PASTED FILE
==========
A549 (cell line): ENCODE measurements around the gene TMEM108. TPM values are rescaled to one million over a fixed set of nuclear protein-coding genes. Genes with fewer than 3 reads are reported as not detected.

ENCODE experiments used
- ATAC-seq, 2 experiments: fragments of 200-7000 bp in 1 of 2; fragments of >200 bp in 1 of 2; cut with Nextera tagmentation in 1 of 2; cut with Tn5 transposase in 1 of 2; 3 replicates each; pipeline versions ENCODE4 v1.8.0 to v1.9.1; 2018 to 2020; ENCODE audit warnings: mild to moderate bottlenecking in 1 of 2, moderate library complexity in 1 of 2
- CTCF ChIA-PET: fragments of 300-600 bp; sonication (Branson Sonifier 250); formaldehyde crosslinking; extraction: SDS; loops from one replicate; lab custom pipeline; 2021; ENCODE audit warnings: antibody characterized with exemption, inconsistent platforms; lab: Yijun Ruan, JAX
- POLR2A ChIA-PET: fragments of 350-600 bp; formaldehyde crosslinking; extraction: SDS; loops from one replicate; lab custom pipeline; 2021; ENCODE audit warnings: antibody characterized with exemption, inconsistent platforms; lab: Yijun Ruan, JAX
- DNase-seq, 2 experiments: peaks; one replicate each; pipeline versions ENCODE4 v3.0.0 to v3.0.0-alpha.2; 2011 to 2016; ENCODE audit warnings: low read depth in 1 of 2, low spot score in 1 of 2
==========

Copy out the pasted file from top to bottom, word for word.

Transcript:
A549 (cell line): ENCODE measurements around the gene TMEM108. TPM values are rescaled to one million over a fixed set of nuclear protein-coding genes. Genes with fewer than 3 reads are reported as not detected.

ENCODE experiments used
- ATAC-seq, 2 experiments: fragments of 200-7000 bp in 1 of 2; fragments of >200 bp in 1 of 2; cut with Nextera tagmentation in 1 of 2; cut with Tn5 transposase in 1 of 2; 3 replicates each; pipeline versions ENCODE4 v1.8.0 to v1.9.1; 2018 to 2020; ENCODE audit warnings: mild to moderate bottlenecking in 1 of 2, moderate library complexity in 1 of 2
- CTCF ChIA-PET: fragments of 300-600 bp; sonication (Branson Sonifier 250); formaldehyde crosslinking; extraction: SDS; loops from one replicate; lab custom pipeline; 2021; ENCODE audit warnings: antibody characterized with exemption, inconsistent platforms; lab: Yijun Ruan, JAX
- POLR2A ChIA-PET: fragments of 350-600 bp; formaldehyde crosslinking; extraction: SDS; loops from one replicate; lab custom pipeline; 2021; ENCODE audit warnings: antibody characterized with exemption, inconsistent platforms; lab: Yijun Ruan, JAX
- DNase-seq, 2 experiments: peaks; one replicate each; pipeline versions ENCODE4 v3.0.0 to v3.0.0-alpha.2; 2011 to 2016; ENCODE audit warnings: low read depth in 1 of 2, low spot score in 1 of 2